July 2019 Technology Updates

Author: Kevin Chambers

Published: July 9, 2019

This is the first in an ongoing monthly series covering technology relevant to mobility management. Though conceived to be a news summary, as a new format there’s room for adaptation and input from readers. If there’s a particular topic you’d like to see explored at the intersection of technology and mobility management, you can send me an email at technologist [at] nc4mm [dot] org. Likewise, please email me if you come upon news that you think would fit in well here.

The Introducing the NCMM Technology Podcast Playlist

If you’re a podcast listener like I am, you may be wondering where all the podcasts about mobility management and technology are. While I know of no podcasts focused on this topic yet, I’m finding scattered episodes here and there, which I’ve assembled together as a playlist. As with news articles, if you find something that would be a good candidate for adding to the playlist, send me an email.

The playlist is hosted on the ListenNotes service. From the playlist page located here, you can listen to the episodes directly from your browser or click “subscribe” button to add it to your podcasting app.

In this first installment: Transit professionals will make or break the planet, the war over urban mobility data, ITS futures, and a deep dive into real time transit data. Thanks to The Overhead Wire and the Autonocast for providing such quality content.

And Now on to the News...

Acquisition Roundup

I find acquisitions to be one way to home in on where there’s a lot of activity, interest, or reorganization going on in the tech sector.

Bird Confirms Acquisition of Scoot by Megan Rose Dickey, TechCrunch.

A possible driver of this acquisition is for Bird to gain Scoot’s license to operate dockless scooter sharing in San Francisco.

Fast-growing DoubleMap, maker of transit software, merges with Utah company by John Russell, Indianapolis Business Journal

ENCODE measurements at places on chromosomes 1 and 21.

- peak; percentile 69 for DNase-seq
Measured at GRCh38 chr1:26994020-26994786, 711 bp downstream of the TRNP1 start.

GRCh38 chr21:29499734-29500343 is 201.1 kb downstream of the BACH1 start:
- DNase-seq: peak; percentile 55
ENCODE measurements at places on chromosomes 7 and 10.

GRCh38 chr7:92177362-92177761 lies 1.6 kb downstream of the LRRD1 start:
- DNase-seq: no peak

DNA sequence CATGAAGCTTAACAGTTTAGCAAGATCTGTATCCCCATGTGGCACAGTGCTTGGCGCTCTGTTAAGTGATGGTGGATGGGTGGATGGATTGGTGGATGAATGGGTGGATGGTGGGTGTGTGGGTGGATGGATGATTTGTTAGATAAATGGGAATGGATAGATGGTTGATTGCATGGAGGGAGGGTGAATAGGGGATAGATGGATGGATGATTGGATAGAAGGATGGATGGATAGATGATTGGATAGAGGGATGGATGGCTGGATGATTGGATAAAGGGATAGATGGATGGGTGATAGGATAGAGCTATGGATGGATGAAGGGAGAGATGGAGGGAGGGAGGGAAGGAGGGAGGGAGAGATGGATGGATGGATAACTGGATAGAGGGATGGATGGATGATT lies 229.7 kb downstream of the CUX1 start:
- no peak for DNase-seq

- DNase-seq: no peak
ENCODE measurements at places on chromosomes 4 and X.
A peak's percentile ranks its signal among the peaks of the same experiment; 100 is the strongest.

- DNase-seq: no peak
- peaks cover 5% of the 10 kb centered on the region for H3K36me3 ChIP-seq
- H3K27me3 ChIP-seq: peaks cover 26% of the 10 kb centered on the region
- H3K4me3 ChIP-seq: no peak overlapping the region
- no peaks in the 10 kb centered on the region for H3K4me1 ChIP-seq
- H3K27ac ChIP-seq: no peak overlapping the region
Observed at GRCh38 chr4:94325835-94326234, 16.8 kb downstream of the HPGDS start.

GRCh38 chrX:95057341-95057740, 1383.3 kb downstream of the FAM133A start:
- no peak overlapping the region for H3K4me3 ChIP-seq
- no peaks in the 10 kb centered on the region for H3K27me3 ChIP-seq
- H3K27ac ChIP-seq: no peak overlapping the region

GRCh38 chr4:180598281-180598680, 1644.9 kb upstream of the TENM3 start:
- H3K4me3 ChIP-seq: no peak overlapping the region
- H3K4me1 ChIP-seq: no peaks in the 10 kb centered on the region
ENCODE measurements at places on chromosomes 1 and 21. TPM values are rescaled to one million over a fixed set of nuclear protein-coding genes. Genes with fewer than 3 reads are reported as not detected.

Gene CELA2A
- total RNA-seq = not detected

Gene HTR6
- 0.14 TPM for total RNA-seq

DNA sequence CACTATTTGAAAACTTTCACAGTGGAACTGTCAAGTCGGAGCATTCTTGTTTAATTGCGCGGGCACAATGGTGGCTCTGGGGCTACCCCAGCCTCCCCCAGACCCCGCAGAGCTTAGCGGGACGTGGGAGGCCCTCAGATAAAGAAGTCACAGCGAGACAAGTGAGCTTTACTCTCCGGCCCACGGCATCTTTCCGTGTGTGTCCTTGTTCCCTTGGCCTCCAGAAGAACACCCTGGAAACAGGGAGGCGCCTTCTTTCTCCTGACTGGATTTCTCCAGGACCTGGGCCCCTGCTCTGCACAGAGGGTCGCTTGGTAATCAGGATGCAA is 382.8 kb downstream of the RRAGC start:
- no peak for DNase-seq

Back in January, DoubleMap, based in Indianapolis, merged with Ride Systems of Salt Lake City.

ParaPlan Software Joins the Passio Family

ParaPlan Software, a longtime provider of scheduling and dispatch software for NEMT and paratransit services, has been acquired by Passio Technologies, itself owned by the Solstice Transportation Group.

Fleet Electrification

The world’s largest bus system is starting to go electric by Rosamund Hutt, World Economic Forum

Jakarta is trialling electric buses. Also in the article, an overview of the state of bus electrification globally.

Washington State Going for Electric Transit Buses with Volkswagen’s Settlement Funds by Sandy James, Price Tags

The Washington Department of Ecology distributes the first diesel emission settlement payment to 6 transit agencies. A fitting use of funds from the Volkswagen scandal.

Why U.S. Cities Aren’t Using More Electric Buses by Linda Poon, CityLab

Getting electric buses is just the tip of the iceberg. Getting the infrastructure in place to charge them is far from trivial.

Autonomous Vehicles

These days, no discussion of mobility technology would be complete without at least one highly opinionated piece about automated vehicles.

The Auto Industry Is Nowhere Near The On-Ramp For Self-Driving Cars by Jim Collins, Forbes

For cars operating in mixed traffic, that is. Nestled in this article is the fact that for “passenger shuttles on fixed routes, AVs are functioning today”. Also of note is the author’s perception of what comprises mobility as a service, which appears to be a self-driving taxi.

An MIT-trained Intel autonomous-driving exec explains why Tesla, Uber and Lyft are in a robo-taxi race for their lives by Eric Rosenbaum, CNBC

Meanwhile, Uber, Lyft, and Tesla stake much of their future profitability on the bet that it’ll take much less than 50 years to work out AVs in mixed traffic.